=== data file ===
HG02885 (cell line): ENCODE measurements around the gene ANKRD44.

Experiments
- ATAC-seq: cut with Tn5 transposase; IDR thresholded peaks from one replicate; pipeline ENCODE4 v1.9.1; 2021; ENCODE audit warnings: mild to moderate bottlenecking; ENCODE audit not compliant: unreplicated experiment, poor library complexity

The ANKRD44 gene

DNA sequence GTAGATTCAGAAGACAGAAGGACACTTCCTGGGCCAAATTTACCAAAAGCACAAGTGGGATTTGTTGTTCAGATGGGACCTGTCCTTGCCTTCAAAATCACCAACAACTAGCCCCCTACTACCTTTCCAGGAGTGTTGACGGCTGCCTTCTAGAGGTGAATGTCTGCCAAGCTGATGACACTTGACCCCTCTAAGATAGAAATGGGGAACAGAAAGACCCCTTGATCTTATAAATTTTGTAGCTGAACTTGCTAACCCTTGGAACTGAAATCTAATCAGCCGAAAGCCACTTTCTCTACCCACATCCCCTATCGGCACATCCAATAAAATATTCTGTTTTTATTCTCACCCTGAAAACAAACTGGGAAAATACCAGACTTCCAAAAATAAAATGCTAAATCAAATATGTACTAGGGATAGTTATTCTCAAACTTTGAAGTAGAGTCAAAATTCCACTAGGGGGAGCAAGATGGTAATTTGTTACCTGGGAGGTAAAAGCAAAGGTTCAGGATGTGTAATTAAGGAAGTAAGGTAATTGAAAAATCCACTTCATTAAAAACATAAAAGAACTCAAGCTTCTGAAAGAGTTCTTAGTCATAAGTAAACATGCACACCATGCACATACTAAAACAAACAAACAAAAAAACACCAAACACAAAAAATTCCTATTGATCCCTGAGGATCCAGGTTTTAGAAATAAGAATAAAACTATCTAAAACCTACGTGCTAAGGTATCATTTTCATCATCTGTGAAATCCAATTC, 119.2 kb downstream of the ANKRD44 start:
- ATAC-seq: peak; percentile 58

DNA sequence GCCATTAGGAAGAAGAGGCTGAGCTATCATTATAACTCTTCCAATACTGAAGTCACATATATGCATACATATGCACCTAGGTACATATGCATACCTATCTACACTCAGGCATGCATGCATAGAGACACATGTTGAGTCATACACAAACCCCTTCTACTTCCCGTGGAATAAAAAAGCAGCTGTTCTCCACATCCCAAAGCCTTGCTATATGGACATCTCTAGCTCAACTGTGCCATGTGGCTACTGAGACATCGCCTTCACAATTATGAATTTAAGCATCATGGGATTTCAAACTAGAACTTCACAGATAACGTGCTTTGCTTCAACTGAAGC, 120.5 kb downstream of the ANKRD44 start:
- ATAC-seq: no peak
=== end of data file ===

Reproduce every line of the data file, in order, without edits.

HG02885 (cell line): ENCODE measurements around the gene ANKRD44.

Experiments
- ATAC-seq: cut with Tn5 transposase; IDR thresholded peaks from one replicate; pipeline ENCODE4 v1.9.1; 2021; ENCODE audit warnings: mild to moderate bottlenecking; ENCODE audit not compliant: unreplicated experiment, poor library complexity

The ANKRD44 gene

DNA sequence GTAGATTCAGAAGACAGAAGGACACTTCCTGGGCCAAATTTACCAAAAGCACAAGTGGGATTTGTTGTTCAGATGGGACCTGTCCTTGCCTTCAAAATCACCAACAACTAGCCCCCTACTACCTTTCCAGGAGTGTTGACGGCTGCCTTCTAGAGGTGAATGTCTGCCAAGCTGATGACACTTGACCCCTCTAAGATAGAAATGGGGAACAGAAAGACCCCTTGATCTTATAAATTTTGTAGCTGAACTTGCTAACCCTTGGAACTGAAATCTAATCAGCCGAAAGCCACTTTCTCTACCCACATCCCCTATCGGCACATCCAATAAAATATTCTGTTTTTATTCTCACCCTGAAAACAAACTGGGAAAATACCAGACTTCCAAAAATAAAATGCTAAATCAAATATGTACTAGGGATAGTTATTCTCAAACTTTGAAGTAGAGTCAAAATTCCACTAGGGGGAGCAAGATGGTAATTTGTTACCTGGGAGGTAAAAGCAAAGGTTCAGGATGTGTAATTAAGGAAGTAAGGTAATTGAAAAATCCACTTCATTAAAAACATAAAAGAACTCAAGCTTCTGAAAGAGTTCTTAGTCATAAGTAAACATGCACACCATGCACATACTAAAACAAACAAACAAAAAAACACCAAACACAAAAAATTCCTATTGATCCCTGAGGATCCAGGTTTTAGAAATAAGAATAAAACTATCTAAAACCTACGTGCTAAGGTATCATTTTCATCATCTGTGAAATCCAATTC, 119.2 kb downstream of the ANKRD44 start:
- ATAC-seq: peak; percentile 58

DNA sequence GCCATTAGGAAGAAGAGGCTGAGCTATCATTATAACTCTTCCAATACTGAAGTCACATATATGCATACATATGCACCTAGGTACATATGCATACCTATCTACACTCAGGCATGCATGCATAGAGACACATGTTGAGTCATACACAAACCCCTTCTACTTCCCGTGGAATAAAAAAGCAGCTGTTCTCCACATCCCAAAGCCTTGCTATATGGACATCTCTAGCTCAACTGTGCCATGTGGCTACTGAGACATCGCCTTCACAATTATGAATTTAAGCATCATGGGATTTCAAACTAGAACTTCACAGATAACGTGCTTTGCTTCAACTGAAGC, 120.5 kb downstream of the ANKRD44 start:
- ATAC-seq: no peak